Vietnam's Government has added sources formulating the State foreign reserves, which is viewed as a good move to enrich the reserves and strengthen the resilience of the economy.

In the newly issued Decree No 50/2014/ND-CP on May 20 by the Government, additional sources are reserves that are bought by interests derived from the existing reserves investment, and those bought by interests of foreign deposits of the State Treasury and credit institutions.

The new regulation takes effect on July15, 2014.

The other sources that formulate the state reserves remain unchanged. In the Decree No 86/1999/ND-CP of August 30, 1999, which is under effect at the moment, the State foreign exchange reserves are formulated from the following sources: the existing foreign exchange under the state ownership and the management by the State Bank; foreign exchange bought from the state budget and from the domestic foreign currency and gold markets; foreign exchange from loans of foreign banks and international financial organisations; and foreign exchange from other sources.

The State Bank of Vietnam reported to have received 10 billion USD in the first four months of 2014, raising the total foreign reserves to 35 billion USD. The central bank's Governor Nguyen Van Binh also announced in the Government's April meeting that if taking into account the potential, the reserves probably amounted to 45 billion USD. Larger reserves are believed to help stabilise foreign exchange rates.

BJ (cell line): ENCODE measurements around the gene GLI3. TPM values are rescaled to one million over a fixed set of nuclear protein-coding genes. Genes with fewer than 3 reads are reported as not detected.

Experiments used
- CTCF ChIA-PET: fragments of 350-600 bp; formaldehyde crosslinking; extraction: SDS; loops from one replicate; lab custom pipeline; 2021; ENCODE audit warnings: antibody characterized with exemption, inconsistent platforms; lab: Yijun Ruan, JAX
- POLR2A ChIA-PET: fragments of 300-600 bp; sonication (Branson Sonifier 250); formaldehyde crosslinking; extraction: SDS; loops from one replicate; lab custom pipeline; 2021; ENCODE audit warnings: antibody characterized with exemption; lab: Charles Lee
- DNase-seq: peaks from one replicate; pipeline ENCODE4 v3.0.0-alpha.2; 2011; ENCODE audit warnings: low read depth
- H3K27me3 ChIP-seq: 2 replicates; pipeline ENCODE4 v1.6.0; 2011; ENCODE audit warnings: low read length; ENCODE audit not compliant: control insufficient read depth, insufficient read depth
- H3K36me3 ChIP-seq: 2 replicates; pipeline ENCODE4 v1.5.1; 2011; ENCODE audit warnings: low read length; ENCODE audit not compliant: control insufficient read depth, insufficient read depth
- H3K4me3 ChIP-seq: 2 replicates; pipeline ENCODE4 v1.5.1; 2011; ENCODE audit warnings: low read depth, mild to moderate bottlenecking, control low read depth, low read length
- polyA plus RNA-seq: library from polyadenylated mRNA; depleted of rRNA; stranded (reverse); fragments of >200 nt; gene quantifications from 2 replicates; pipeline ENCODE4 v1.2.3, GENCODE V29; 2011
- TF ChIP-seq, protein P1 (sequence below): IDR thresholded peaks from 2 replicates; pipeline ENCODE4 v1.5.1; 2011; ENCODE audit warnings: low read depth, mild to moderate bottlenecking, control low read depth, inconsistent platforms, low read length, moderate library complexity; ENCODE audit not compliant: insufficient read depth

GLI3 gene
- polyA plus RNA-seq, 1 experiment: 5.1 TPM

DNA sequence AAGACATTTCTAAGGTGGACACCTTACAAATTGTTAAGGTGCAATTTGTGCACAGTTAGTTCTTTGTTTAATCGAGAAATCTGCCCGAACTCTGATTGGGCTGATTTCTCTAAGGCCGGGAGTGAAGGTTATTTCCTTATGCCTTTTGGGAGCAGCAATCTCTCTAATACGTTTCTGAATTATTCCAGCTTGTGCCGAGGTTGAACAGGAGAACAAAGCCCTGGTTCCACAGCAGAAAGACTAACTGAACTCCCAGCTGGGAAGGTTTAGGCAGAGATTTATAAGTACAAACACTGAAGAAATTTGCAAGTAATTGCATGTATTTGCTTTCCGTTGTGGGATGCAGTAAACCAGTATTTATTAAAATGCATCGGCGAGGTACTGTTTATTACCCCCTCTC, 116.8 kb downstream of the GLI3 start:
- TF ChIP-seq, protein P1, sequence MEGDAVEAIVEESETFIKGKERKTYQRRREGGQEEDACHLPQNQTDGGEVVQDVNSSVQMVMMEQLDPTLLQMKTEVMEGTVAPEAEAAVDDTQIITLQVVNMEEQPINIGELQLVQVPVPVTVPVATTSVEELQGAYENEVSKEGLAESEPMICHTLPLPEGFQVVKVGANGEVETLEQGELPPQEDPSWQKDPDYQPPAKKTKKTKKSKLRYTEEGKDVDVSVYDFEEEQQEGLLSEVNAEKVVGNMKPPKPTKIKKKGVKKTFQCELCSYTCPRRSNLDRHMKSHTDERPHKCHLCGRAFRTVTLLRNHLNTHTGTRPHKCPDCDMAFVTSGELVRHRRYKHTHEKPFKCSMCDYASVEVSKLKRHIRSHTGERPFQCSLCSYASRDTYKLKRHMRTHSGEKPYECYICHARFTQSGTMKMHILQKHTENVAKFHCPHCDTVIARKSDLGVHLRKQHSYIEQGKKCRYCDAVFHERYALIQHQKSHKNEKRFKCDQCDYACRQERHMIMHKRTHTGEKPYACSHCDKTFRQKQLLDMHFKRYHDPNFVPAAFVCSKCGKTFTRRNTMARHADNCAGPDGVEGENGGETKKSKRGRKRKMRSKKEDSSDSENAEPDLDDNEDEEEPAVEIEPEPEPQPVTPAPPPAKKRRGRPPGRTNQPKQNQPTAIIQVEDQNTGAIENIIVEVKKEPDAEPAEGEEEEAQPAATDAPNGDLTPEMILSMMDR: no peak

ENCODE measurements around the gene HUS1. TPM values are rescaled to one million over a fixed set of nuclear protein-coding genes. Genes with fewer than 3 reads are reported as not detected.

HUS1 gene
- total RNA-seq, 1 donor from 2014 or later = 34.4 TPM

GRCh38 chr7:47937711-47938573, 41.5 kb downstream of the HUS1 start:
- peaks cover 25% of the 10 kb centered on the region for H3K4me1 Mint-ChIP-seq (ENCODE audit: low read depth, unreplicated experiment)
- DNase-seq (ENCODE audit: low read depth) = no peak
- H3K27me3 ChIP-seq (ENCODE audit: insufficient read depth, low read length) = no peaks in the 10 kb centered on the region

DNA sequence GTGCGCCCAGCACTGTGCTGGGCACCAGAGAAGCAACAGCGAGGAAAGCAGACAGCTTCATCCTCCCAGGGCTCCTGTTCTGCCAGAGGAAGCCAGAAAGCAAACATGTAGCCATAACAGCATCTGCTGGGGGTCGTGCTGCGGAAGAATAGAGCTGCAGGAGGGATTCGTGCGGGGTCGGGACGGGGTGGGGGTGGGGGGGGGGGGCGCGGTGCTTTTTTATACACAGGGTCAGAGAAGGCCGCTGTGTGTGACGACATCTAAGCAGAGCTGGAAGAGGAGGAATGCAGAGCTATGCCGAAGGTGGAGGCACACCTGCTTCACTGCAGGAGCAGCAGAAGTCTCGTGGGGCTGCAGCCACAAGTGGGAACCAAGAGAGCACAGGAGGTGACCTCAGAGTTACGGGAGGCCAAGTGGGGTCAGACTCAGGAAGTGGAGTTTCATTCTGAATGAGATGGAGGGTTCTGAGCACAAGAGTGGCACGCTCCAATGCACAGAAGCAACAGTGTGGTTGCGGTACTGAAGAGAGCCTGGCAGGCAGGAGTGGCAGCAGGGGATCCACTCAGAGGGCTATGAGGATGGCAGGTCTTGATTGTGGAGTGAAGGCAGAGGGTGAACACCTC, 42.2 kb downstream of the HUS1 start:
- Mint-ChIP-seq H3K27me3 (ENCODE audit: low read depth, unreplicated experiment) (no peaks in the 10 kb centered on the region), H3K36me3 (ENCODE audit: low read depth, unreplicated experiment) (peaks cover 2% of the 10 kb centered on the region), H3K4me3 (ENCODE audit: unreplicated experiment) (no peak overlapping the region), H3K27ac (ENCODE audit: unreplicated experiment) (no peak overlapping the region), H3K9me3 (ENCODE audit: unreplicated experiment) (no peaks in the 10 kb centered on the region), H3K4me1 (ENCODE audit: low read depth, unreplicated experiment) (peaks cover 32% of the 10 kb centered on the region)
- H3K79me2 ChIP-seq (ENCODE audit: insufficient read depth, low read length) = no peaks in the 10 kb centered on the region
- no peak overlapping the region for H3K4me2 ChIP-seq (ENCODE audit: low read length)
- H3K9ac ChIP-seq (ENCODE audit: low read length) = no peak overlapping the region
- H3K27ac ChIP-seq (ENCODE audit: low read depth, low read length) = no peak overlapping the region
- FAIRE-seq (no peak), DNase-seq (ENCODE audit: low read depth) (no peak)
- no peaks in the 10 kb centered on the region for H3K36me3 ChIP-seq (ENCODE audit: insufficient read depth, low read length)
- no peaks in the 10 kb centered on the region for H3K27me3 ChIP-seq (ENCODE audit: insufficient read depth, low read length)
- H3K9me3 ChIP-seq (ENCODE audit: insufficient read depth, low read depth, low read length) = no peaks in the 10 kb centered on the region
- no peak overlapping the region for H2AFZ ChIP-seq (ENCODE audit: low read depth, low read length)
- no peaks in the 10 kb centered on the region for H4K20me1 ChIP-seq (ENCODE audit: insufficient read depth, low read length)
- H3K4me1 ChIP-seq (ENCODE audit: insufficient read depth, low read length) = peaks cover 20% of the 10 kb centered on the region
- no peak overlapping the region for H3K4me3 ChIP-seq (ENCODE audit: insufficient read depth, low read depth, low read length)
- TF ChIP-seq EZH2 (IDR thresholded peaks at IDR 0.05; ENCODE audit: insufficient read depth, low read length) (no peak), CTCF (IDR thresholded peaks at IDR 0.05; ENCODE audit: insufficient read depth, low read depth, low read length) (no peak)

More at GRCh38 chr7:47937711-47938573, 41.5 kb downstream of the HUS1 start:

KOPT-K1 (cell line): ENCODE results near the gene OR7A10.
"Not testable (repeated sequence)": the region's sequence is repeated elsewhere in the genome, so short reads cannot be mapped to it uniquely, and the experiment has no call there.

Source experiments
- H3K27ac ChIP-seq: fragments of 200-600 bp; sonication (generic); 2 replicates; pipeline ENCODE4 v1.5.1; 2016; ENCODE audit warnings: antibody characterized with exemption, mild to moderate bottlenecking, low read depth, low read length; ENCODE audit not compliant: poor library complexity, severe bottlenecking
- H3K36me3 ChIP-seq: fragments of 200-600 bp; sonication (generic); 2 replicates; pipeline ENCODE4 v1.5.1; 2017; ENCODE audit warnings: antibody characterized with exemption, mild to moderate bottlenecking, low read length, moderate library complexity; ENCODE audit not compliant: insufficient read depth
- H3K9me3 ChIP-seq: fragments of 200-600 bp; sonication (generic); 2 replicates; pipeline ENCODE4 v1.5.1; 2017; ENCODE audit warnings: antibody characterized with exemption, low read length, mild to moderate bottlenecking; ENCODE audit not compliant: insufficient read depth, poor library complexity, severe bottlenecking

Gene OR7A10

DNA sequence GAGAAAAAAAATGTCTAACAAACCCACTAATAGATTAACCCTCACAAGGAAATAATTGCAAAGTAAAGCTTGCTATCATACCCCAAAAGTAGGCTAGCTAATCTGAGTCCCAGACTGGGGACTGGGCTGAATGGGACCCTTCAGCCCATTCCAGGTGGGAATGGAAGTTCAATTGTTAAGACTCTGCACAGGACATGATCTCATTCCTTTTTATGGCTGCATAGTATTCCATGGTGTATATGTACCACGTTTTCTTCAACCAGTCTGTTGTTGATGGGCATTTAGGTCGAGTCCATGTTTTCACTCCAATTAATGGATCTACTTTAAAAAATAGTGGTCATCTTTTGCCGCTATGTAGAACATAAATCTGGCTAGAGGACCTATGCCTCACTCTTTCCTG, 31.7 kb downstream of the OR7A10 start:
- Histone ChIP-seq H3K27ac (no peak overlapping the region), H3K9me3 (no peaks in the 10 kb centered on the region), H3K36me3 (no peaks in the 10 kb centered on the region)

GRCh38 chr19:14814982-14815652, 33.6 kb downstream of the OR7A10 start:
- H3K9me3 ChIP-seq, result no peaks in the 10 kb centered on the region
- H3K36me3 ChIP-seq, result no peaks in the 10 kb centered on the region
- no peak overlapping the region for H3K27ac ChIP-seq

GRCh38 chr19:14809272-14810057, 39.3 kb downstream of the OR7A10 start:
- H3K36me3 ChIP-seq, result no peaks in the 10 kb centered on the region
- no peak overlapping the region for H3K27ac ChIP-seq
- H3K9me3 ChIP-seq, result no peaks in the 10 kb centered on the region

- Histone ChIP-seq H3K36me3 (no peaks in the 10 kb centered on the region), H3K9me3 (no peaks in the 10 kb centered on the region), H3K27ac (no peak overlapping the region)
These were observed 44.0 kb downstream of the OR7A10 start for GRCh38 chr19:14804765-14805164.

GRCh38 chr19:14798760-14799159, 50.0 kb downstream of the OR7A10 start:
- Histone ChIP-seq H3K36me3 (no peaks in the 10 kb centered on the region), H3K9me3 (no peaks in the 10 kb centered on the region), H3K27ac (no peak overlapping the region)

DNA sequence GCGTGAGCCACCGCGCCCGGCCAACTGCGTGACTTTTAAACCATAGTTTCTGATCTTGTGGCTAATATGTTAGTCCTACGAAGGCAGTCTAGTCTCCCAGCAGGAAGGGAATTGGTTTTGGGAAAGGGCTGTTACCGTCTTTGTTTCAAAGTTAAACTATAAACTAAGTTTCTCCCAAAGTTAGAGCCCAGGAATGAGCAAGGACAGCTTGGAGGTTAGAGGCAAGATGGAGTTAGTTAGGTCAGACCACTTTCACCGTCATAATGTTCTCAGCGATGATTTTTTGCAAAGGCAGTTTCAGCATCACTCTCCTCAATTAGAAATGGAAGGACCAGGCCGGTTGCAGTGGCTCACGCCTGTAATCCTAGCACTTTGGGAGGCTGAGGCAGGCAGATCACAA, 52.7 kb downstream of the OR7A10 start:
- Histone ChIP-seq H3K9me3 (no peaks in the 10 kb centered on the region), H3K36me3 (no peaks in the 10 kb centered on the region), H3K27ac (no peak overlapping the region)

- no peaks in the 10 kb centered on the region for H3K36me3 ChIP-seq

In the new decree, the State foreign exchange reserves for the first time include special drawing rights at the International Monetary Fund. Other components are almost similar but more specific. The reserves include foreign currencies in cash, foreign currency on overseas deposit accounts; securities and other valuable papers in foreign currencies issued by the government, foreign institutions; gold managed by the State Bank of Vietnam; and other sources of reserves of the state.

Currently, the state foreign exchange reserves contain foreign currencies in cash; foreign currency credit balance on overseas deposit accounts; bills and acknowledgments of foreign debts in foreign currencies; debt securities issued or guaranteed by the Government. It also contains foreign banks, international monetary organisations or banks; and international standard gold and other kinds of foreign exchanges.

Under the new decree, every six months or as and when required, the State Bank's Governor will review and decide structure, standards and cap for the State foreign reserves investment and then report to the Prime Minister.-VNA